With the closing of Florida’s only hospital dedicated to tuberculosis, Jackson Memorial has taken all of the state’s TB patients that health officials believe need hospitalization — a mere 21.
Jackson and county health officials say the transition has gone smoothly, despite reports of a virulent strain of TB in Jacksonville that has received intense publicity.
“I can’t tell you how proud I am of Jackson,” said Lillian Rivera, administrator of the Miami-Dade Department of Health, a state agency. “They have the expertise and are providing excellent care.”
She said the state is temporarily paying for several employees from the closed TB hospital to help train the Jackson staff.
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A.G. Holley State Hospital, which had been treating tuberculosis patients for a half-century, was closed earlier this month in a cost-cutting move passed by the Legislature and signed into law by Gov. Rick Scott. On a 140-acre campus in Lantana, the facility had a capacity for 500 beds, one of several large TB state hospitals. As the number of TB patients shrank, the other facilities closed. When Holley was shut down, it had about 35 patients supported by a staff of 130.
The Florida Department of Health decided 17 of the patients still needed hospitalization, so they were transferred to Jackson. The others were allowed to go home, with careful monitoring by health officials, Rivera said. Since then, four other TB patients have been sent to Jackson — from Orlando, Jacksonville, South Broward and the Panhandle.
A.G. Holley was almost the last of its kind. Records of the American Hospital Association list only one remaining TB hospital in the country, the Texas Center for Infectious Disease in San Antonio.Because of vaccinations, better nutrition and better drugs, tuberculosis in America has been trending downward for decades, including each of the last 19 years. The Centers for Disease Control and Prevention report that the TB rate in 2011 was 3.4 cases per 100,000 people — an all-time low.
“What’s important is the patients are getting good, dependable care,” said James Howell, a physician on the faculty of Nova Southeastern who recently headed a discussion on TB at a South Florida Hospital and Healthcare Association meeting. He called A.G. Holley “a big old battleship when you needed a state-of-the art cruiser.”
Tuberculosis is a highly contagious airborne disease that can endanger the public if a patient is untreated, and nine of the patients transferred to Jackson are hospitalized under court order because they refused to take needed medications. Howell said the noncompliant patients tend to be homeless, alcoholic or have drug problems.
Marc J. Yacht, a retired physician and longtime public health officer, said he still had many doubts about the closing of Holley. He wonders whether Jackson will be committed to long-term care for TB patients. “I have concerns if they’re going to release them quickly and they go to hotels, motels and under bridges. These patients require ongoing attention.”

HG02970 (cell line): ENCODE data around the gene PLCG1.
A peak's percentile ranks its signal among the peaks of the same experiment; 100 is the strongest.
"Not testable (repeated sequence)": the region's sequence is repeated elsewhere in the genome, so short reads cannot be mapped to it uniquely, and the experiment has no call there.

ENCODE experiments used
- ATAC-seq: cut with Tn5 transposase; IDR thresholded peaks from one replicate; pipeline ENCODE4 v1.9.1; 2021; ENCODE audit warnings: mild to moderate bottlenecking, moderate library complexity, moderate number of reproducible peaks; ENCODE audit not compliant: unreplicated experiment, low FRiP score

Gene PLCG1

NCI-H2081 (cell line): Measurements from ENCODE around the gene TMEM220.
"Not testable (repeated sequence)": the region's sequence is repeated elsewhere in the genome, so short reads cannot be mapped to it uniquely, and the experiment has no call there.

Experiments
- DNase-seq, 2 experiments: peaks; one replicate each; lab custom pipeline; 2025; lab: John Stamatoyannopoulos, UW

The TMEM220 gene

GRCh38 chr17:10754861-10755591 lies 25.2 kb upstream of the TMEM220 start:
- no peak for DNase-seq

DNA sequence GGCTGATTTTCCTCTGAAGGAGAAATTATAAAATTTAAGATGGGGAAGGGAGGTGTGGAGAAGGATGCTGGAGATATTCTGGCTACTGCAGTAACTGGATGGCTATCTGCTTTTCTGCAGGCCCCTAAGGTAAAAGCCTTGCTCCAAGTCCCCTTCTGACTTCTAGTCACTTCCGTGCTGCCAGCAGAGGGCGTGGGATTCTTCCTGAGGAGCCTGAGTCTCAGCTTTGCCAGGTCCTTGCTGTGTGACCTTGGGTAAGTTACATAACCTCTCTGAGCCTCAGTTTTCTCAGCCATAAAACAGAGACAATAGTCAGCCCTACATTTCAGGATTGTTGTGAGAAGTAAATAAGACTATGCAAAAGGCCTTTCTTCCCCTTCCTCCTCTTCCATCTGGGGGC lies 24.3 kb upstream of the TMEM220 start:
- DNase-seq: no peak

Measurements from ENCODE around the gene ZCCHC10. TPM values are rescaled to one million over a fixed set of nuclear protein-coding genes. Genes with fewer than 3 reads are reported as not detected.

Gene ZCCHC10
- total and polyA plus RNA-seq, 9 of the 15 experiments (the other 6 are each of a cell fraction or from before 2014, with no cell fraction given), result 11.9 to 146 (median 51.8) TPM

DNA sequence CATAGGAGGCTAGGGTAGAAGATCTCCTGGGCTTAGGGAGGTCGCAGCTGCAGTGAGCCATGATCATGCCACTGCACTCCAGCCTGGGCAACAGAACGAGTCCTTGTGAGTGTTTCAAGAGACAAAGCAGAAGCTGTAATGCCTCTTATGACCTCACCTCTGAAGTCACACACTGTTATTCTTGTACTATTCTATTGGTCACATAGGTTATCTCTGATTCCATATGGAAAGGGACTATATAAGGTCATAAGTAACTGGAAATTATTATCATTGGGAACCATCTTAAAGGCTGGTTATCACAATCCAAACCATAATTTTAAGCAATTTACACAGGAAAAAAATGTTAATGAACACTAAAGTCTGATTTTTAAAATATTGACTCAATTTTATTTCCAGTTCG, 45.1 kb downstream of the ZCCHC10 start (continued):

The Jackson patients are in a locked unit with “negative air flow” that prevents the air in the unit from circulating to other areas, said Jackson spokesman Edwin O’Dell. He said Jackson is being adequately compensated for the care by the state.
Yacht said Florida had a particular need for a TB hospital because of the state’s large number of immigrants. TB remains a major problem in other areas of the world, and the CDC reports that in the United States, the TB rate is 12 times higher among foreign-born residents than those born in the U.S.
In fact, state statistics show that of the 156 active cases in Miami-Dade in 2011, 78 percent were foreign-born. Rivera says all known cases in Miami-Dade are under supervision, do not represent a public danger and do not require hospitalization.
“TB is nothing to be swept under the rug,” said Yacht, a former president of the Florida Association of County Health Officials. “It’s a very serious problem when it breaks out.”
That’s what happened in Jacksonville. In April, the CDC sent the state a report that Jacksonville had “one of the most extensive TB outbreaks that the CDC has been invited to assist with since the early 1990s.” The report discussed a dangerous strain of the disease that had produced 99 illnesses and 13 deaths.
The report received widespread attention in June after a Palm Beach Post reporter obtained it through a public records request. Yacht and others accused the Scott administration of covering up the outbreak so there wasn’t a controversy about closing A.G. Holley.
Florida Surgeon General John H. Armstrong replied with a letter saying that the deaths were spread out over eight years and in most cases the deaths were due to other causes, such as hepatitis C, “with TB being present in addition.” He said there was no attempt to hide the report.
Rivera said two cases with the Jacksonville strain had been found in Miami-Dade, one in 2009 and another in 2011. The two cases were unrelated and both were successfully treated, she said.
Scott spokeswoman Jackie Schutz said in an email Tuesday that the state health department is negotiating a long-term contract with Jackson, so it’s unclear how much taxpayers will save. She said the Holley campus will be transferred to the Bureau of State Lands, which could sell it or use it for other purposes.